It can help that different voices out there describe their experience with God’s presence as pleasurable. Slowly, we and those we serve can apprentice with these kinds of voices in order to take small steps of grace toward what they point us to.

One of these mentoring voices says of God: “In your presence there is fullness of joy; At your right hand are pleasures forevermore” (Psalm 16:11). For this person, it was like God’s face peeked through into the dark world. The experience was like seeing one’s covenant love or dearest friend after a long absence. We run to meet them.

“Being with God feels good. He ravishes every bit of my soul. He satisfies me like nothing or nobody else can. When I’m with God I see the wholesome enjoyment I long for. With God I learn to believe again that original and delicious goods still exist and will not quit on me. His presence tantalizes and relaxes me all at the same time.”

I’m…

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Ebb Flow

There is an ebb and flow to ministry life. We can quickly go from weeks that are jam-packed with meetings and multiple events, to the regular rhythm of planning and preparing for weekend services. And while the pace of ministry can sometimes be unpredictable, the presence of people is not. Our team, our volunteers, our family, our friends – they are with us through thick and thin. How we react and respond to the people around us during the extraordinary seasons of ministry says a lot about our leadership. One thing is sure:

We are in constant need of God’s grace.

There is so much joy that comes with leading others. But sometimes the leadership seat can be challenging and lonely. Remaining mindful of who we are in the light of God’s grace gives so much courage and direction when it comes to leading those around us. Here are five quick reminders of how God gently guides us with his kindness and grace:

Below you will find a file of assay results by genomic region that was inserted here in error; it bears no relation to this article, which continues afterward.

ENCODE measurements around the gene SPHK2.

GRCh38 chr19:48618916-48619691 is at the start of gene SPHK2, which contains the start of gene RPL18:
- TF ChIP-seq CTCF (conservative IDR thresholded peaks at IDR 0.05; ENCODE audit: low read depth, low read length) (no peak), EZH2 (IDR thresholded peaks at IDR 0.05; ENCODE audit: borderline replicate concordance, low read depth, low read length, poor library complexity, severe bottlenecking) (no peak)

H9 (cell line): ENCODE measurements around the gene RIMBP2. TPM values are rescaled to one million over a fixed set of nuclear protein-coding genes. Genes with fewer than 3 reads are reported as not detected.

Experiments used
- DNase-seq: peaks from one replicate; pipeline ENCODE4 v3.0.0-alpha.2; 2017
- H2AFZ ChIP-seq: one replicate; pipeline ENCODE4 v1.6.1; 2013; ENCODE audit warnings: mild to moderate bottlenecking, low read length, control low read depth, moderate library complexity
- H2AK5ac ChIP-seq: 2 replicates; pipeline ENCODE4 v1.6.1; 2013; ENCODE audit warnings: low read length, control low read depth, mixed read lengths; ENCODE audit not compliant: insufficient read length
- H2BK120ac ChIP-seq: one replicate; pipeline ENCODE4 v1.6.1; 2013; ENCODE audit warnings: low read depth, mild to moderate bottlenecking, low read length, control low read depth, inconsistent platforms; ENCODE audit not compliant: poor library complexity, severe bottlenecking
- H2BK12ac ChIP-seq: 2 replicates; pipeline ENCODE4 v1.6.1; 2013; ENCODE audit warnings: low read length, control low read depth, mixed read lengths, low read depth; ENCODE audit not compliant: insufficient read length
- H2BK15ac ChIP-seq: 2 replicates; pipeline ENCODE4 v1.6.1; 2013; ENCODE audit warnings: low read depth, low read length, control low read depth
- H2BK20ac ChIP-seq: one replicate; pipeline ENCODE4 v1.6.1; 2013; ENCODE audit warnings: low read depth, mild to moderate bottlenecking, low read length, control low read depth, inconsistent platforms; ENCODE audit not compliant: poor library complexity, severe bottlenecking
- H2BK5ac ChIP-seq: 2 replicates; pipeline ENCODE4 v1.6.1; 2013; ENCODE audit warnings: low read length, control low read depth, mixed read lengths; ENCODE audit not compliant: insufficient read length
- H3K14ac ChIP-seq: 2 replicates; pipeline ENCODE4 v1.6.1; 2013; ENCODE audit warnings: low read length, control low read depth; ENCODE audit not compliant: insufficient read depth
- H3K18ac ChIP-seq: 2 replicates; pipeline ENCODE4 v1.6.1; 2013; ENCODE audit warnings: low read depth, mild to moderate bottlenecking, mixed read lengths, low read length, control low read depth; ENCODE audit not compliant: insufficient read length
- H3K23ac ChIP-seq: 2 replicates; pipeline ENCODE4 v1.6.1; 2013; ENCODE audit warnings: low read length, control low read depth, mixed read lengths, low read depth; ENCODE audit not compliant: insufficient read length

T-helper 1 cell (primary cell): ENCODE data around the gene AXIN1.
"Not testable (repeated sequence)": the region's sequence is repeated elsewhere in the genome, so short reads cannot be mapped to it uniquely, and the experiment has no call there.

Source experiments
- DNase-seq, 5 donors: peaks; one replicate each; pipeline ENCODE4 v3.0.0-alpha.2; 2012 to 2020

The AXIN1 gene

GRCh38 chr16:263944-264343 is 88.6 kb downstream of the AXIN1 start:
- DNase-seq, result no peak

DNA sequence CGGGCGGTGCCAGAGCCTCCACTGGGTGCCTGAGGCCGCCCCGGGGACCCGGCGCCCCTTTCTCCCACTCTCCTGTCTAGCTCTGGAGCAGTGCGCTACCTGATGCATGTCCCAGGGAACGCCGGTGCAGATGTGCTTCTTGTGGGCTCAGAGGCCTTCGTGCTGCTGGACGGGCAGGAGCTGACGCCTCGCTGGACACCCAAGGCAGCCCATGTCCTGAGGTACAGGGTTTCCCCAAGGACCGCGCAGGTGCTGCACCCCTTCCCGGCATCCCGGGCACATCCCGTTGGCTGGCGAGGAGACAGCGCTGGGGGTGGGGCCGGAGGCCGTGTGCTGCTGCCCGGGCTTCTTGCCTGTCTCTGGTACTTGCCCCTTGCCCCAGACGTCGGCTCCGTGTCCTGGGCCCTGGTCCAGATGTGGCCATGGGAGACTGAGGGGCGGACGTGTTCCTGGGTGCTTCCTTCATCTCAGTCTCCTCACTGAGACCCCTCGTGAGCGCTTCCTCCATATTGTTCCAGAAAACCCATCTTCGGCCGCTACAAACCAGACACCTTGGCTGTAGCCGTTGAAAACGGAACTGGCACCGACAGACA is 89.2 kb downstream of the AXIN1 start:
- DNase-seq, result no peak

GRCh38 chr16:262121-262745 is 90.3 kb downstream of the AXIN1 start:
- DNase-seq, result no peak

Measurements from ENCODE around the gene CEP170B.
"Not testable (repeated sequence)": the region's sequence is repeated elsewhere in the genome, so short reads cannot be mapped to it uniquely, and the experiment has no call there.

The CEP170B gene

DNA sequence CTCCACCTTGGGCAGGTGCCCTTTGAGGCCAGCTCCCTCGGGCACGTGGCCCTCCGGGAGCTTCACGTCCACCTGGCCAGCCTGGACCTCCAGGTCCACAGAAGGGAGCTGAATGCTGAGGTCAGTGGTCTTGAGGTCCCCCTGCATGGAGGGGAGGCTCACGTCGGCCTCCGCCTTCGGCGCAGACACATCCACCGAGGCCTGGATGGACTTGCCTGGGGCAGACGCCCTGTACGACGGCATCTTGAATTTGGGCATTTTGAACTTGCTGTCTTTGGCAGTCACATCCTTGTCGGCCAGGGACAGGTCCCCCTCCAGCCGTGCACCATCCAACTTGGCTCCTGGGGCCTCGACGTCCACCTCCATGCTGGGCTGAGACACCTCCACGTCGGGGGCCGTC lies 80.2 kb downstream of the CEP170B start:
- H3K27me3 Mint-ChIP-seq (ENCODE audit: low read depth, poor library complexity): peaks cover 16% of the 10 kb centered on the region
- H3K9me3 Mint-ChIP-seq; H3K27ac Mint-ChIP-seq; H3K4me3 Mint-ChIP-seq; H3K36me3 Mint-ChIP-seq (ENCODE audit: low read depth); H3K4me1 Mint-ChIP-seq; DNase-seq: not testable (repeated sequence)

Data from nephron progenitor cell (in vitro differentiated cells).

When you don’t have the strength, God fills in the gaps.

“My grace is all you need. My power works best in weakness” (2 Corinthians 12:9).

When you make a mistake, God…

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God wants you to grow up.

“God wants us to grow up, to know the whole truth and tell it in love – like Christ in everything” (Ephesians 4:15 The Message).

“We are not meant to remain as children ….” (Ephesians 4:14 Phillips).

Your heavenly Father’s goal is for you to mature and develop the characteristics of Jesus Christ, living a life of love and humble service.  Sadly, millions of Christians grow older but never grow up.  They are stuck in perpetual spiritual infancy, remaining in diapers and booties. The reason is because they never intended to grow.

Spiritual growth is not automatic. It takes an intentional commitment. You must want to grow, decide to grow, make an effort to grow, and persist in growing.

Discipleship – the process of becoming like Christ – always begins with a decision.

“As Jesus passed on from there, he saw a man called Matthew sitting at the tax booth, and he said to him, ‘Follow me.’ And he rose and followed him” (Matthew 9:9 ESV).

When the first disciples chose to follow Jesus, they didn’t understand all the implications of their decision. They simply responded to Jesus’ invitation. That’s all you need…

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Volunteers

If you have just enough volunteers to get by today, what will happen when your church experiences a growth spurt? Now is the time to start laying the groundwork for a strong volunteer team.

You might be thinking,

“We don’t have enough people staying committed to serve now. How are we supposed to plan for the future?”

Fair question.

First off, you’ve got to stop the bleeding.

That means learning why volunteers keep drifting in and out of serving.

Here’s how:

  • Conduct an anonymous survey (you can quickly build one for free at SurveyMonkey.com and email it to current and previous volunteers) using a free set of Volunteer Survey Questions.
  • Talk with people who used to volunteer and, without judgment or accusations, ask why they stopped.
  • Talk with your staff and see if they know why people have stopped serving.

You’ve got to identify the problems before you can fix them.

Start addressing those issues right away.

Issue: Volunteers received multiple requests from different staff members to serve in various roles at the same event and got frustrated by the lack of coordination.

Solution: Use your church management system (ChMS), or a spreadsheet…